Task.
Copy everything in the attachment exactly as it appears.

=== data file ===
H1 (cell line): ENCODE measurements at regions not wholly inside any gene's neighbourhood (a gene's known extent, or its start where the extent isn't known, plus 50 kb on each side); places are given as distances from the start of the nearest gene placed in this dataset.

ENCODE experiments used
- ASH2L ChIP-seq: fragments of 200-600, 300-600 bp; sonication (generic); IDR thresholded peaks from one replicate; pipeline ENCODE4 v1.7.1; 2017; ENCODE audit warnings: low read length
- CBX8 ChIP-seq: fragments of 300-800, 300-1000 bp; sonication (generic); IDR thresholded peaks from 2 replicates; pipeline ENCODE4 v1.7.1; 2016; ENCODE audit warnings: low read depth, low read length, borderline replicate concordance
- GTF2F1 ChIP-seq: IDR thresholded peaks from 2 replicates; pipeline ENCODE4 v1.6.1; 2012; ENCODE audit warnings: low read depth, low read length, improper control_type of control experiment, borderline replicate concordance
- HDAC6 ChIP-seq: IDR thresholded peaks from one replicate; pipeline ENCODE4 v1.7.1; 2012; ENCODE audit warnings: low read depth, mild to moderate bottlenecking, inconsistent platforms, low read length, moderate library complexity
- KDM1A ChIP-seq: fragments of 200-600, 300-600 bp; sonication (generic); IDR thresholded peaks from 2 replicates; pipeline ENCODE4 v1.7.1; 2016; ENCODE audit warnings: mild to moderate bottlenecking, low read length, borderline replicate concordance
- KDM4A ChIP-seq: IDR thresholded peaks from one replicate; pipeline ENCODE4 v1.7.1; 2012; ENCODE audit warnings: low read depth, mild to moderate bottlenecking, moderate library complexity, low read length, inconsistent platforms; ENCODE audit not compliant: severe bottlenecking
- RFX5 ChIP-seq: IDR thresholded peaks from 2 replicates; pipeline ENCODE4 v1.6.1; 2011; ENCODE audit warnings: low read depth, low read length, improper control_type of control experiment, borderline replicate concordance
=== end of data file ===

H1 (cell line): ENCODE measurements at regions not wholly inside any gene's neighbourhood (a gene's known extent, or its start where the extent isn't known, plus 50 kb on each side); places are given as distances from the start of the nearest gene placed in this dataset.

ENCODE experiments used
- ASH2L ChIP-seq: fragments of 200-600, 300-600 bp; sonication (generic); IDR thresholded peaks from one replicate; pipeline ENCODE4 v1.7.1; 2017; ENCODE audit warnings: low read length
- CBX8 ChIP-seq: fragments of 300-800, 300-1000 bp; sonication (generic); IDR thresholded peaks from 2 replicates; pipeline ENCODE4 v1.7.1; 2016; ENCODE audit warnings: low read depth, low read length, borderline replicate concordance
- GTF2F1 ChIP-seq: IDR thresholded peaks from 2 replicates; pipeline ENCODE4 v1.6.1; 2012; ENCODE audit warnings: low read depth, low read length, improper control_type of control experiment, borderline replicate concordance
- HDAC6 ChIP-seq: IDR thresholded peaks from one replicate; pipeline ENCODE4 v1.7.1; 2012; ENCODE audit warnings: low read depth, mild to moderate bottlenecking, inconsistent platforms, low read length, moderate library complexity
- KDM1A ChIP-seq: fragments of 200-600, 300-600 bp; sonication (generic); IDR thresholded peaks from 2 replicates; pipeline ENCODE4 v1.7.1; 2016; ENCODE audit warnings: mild to moderate bottlenecking, low read length, borderline replicate concordance
- KDM4A ChIP-seq: IDR thresholded peaks from one replicate; pipeline ENCODE4 v1.7.1; 2012; ENCODE audit warnings: low read depth, mild to moderate bottlenecking, moderate library complexity, low read length, inconsistent platforms; ENCODE audit not compliant: severe bottlenecking
- RFX5 ChIP-seq: IDR thresholded peaks from 2 replicates; pipeline ENCODE4 v1.6.1; 2011; ENCODE audit warnings: low read depth, low read length, improper control_type of control experiment, borderline replicate concordance